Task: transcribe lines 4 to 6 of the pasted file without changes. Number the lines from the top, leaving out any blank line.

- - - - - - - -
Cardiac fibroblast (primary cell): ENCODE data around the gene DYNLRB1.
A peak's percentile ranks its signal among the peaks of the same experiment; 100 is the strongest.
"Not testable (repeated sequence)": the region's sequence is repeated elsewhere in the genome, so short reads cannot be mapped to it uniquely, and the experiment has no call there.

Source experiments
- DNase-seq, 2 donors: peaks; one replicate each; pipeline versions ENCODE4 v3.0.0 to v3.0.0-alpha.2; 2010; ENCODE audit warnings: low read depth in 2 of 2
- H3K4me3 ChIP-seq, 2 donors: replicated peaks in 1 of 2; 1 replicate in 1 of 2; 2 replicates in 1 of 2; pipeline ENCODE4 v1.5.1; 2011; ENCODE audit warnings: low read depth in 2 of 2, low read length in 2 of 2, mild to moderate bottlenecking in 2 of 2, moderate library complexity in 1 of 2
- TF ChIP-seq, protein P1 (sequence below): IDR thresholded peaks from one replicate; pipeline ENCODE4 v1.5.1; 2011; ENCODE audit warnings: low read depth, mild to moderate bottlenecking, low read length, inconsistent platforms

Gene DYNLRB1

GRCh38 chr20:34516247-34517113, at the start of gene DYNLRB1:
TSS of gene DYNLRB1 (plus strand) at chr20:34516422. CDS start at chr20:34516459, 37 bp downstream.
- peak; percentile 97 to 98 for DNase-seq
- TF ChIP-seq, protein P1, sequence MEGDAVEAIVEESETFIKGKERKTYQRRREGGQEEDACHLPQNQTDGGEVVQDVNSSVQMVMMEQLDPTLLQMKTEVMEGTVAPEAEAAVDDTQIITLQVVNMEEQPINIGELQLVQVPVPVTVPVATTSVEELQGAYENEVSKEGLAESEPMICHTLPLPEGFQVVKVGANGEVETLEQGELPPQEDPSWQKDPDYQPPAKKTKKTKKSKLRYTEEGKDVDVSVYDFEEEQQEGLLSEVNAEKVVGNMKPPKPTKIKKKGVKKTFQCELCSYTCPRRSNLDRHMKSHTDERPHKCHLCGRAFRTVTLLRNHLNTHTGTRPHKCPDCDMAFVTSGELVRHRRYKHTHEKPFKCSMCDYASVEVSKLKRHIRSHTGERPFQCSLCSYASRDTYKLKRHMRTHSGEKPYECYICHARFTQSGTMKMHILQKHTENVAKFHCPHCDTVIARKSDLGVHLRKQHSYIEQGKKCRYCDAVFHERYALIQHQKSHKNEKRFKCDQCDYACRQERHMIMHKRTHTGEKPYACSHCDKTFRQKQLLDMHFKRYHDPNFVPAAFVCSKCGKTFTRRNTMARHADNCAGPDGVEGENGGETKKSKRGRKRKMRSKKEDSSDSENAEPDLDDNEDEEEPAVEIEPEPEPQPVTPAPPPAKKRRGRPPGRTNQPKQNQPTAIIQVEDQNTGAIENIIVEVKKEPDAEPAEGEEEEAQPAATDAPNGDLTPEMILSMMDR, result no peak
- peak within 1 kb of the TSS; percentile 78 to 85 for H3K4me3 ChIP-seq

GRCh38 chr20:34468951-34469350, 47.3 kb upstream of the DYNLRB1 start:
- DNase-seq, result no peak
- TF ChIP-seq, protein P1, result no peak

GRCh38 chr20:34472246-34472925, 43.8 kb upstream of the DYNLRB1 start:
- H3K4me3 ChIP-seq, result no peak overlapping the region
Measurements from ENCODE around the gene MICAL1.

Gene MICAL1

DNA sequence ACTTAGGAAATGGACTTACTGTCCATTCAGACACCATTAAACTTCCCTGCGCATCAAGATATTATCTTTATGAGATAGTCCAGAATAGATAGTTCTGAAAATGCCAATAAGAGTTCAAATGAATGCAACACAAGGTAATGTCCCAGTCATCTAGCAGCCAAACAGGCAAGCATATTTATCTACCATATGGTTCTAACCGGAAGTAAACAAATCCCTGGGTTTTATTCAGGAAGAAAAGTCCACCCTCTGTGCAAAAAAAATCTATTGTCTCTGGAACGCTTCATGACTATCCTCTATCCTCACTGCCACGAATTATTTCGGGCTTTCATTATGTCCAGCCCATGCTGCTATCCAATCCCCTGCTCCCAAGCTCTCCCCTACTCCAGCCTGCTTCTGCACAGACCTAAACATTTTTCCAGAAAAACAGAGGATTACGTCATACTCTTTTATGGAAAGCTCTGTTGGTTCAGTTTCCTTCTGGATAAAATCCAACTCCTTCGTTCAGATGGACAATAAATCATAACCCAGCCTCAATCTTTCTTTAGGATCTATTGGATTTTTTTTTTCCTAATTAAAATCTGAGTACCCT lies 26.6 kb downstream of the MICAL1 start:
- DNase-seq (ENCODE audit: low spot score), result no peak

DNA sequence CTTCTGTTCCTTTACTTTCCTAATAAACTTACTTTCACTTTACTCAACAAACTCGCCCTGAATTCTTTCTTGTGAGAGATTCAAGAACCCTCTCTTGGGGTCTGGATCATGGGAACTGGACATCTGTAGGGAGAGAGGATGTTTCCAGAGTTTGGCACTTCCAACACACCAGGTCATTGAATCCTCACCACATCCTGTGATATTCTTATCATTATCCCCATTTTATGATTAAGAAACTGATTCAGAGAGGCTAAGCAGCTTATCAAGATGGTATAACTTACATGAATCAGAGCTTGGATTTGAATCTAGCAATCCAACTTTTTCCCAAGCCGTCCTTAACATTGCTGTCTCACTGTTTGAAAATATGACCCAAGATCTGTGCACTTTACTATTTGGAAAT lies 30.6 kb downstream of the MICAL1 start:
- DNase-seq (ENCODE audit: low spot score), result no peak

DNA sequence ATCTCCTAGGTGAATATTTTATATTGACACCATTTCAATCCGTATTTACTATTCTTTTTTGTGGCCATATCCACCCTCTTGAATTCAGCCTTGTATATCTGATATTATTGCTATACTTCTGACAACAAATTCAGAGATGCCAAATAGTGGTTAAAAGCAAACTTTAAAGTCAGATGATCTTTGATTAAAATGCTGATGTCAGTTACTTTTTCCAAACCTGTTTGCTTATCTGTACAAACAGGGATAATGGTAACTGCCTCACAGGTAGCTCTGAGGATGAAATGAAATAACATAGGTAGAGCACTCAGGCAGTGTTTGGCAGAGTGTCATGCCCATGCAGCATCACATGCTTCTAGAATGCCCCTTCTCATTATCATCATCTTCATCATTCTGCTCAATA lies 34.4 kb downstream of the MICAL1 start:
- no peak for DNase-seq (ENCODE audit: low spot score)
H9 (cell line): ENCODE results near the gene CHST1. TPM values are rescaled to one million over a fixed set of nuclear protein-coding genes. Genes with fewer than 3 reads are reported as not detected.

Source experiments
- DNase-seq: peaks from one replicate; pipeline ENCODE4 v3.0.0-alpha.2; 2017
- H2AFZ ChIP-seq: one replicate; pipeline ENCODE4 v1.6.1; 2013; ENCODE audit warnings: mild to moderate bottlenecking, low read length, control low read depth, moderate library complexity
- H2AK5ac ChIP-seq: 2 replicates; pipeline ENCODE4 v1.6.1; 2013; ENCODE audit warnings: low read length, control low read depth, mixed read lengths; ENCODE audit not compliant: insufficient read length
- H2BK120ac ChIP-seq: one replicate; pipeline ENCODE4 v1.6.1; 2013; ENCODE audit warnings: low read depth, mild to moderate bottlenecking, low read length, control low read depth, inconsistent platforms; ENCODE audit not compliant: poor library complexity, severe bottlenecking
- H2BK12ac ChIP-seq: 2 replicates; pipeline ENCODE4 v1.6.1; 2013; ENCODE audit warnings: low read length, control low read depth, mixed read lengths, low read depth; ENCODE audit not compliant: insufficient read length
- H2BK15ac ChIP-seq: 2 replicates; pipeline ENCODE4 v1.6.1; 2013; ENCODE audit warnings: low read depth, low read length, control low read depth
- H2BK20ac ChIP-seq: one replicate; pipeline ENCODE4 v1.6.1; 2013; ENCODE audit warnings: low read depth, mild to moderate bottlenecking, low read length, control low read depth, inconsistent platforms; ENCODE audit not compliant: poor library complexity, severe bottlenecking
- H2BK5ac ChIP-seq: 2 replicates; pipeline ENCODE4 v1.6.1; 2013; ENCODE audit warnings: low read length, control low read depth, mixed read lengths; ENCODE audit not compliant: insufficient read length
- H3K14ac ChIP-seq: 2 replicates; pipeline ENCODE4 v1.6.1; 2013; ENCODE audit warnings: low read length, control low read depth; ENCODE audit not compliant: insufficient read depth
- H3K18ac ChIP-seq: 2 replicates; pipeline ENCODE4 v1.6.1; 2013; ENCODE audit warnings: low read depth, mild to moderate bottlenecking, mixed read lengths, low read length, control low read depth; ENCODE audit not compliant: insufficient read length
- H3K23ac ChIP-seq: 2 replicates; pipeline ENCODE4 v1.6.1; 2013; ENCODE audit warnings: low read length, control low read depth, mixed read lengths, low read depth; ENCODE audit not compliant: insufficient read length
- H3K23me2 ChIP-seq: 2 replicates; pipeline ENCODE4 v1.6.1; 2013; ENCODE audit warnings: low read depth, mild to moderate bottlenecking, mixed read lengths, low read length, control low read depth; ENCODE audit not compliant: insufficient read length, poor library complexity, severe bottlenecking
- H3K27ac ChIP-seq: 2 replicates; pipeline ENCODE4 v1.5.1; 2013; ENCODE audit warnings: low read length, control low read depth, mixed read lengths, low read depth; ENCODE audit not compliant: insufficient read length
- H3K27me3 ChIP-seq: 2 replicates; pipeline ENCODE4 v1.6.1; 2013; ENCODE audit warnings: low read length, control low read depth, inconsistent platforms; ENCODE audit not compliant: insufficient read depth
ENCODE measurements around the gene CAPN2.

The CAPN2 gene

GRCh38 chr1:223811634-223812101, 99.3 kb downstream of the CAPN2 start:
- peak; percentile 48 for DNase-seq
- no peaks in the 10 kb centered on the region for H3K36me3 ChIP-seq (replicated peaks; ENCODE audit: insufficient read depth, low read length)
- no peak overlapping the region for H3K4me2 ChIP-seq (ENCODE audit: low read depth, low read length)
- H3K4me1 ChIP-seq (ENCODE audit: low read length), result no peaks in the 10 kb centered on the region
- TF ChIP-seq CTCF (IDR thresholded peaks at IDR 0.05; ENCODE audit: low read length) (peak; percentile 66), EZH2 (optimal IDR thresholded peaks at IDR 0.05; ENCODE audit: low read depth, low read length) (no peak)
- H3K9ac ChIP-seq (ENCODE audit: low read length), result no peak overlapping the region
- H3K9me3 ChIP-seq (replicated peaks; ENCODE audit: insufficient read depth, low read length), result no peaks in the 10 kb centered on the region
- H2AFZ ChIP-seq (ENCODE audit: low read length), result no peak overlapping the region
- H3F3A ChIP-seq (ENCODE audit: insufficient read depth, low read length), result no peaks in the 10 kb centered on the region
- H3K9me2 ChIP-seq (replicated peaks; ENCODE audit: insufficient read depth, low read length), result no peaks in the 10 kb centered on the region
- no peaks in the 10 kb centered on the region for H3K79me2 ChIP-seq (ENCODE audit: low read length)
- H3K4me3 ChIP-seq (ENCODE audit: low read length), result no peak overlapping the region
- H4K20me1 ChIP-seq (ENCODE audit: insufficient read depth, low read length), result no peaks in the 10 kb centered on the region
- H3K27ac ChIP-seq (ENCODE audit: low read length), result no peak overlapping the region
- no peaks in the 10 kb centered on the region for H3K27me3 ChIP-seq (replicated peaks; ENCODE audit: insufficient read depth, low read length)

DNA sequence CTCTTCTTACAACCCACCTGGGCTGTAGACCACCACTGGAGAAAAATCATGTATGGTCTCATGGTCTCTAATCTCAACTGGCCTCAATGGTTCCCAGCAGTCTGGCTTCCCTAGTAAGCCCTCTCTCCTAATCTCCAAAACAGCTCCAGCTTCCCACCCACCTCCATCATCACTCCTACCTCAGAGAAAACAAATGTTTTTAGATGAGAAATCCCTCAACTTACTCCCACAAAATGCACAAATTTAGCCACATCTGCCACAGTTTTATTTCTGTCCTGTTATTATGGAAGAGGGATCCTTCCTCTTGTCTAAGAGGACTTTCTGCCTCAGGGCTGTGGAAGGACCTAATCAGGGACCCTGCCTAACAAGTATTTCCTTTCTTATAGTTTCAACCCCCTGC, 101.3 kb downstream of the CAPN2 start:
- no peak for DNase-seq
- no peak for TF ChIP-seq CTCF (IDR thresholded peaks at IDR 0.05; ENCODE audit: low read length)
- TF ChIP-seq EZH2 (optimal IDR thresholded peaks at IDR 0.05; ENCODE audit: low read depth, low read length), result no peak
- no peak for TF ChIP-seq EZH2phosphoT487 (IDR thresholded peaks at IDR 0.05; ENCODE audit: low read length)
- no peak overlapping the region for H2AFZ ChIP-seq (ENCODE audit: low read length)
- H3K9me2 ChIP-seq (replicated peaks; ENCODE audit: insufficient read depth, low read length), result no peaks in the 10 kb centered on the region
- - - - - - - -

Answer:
Source experiments
- DNase-seq, 2 donors: peaks; one replicate each; pipeline versions ENCODE4 v3.0.0 to v3.0.0-alpha.2; 2010; ENCODE audit warnings: low read depth in 2 of 2
- H3K4me3 ChIP-seq, 2 donors: replicated peaks in 1 of 2; 1 replicate in 1 of 2; 2 replicates in 1 of 2; pipeline ENCODE4 v1.5.1; 2011; ENCODE audit warnings: low read depth in 2 of 2, low read length in 2 of 2, mild to moderate bottlenecking in 2 of 2, moderate library complexity in 1 of 2